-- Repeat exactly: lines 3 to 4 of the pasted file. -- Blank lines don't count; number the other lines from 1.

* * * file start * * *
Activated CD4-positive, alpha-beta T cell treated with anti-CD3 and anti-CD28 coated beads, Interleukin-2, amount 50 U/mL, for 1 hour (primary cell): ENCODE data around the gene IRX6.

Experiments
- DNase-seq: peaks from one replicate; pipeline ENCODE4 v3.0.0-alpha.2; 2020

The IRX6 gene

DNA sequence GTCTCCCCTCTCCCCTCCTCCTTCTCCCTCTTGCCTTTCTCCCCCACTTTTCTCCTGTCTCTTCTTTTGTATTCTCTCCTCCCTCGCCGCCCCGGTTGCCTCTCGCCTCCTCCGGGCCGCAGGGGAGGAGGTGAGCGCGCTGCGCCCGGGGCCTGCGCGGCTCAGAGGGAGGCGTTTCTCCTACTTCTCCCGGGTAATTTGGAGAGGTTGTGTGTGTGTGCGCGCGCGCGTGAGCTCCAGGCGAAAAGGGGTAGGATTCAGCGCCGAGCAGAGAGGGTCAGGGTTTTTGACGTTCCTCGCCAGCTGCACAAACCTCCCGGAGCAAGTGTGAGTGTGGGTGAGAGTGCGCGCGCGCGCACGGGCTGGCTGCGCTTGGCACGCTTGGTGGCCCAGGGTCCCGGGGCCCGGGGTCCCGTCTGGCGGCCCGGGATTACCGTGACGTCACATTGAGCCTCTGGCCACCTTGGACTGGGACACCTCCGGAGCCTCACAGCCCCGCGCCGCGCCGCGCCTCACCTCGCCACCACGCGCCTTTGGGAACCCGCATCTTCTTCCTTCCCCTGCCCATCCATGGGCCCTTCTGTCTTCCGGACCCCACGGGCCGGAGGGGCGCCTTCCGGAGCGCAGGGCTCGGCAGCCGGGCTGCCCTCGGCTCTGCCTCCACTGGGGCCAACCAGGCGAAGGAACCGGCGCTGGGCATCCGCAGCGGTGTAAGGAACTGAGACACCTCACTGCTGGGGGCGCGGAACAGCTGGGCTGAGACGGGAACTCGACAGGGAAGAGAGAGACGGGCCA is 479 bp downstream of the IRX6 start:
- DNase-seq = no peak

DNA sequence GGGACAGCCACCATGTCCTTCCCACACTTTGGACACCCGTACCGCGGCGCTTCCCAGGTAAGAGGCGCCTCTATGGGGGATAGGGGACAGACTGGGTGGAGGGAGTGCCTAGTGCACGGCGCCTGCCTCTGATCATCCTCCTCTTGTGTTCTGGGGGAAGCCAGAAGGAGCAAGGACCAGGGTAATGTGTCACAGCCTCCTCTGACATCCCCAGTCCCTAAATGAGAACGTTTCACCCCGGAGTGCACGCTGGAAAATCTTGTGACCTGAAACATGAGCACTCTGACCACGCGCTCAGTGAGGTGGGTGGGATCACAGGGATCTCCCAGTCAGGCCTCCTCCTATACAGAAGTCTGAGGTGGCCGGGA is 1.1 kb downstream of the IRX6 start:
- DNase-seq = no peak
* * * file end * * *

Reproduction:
- DNase-seq: peaks from one replicate; pipeline ENCODE4 v3.0.0-alpha.2; 2020

The IRX6 gene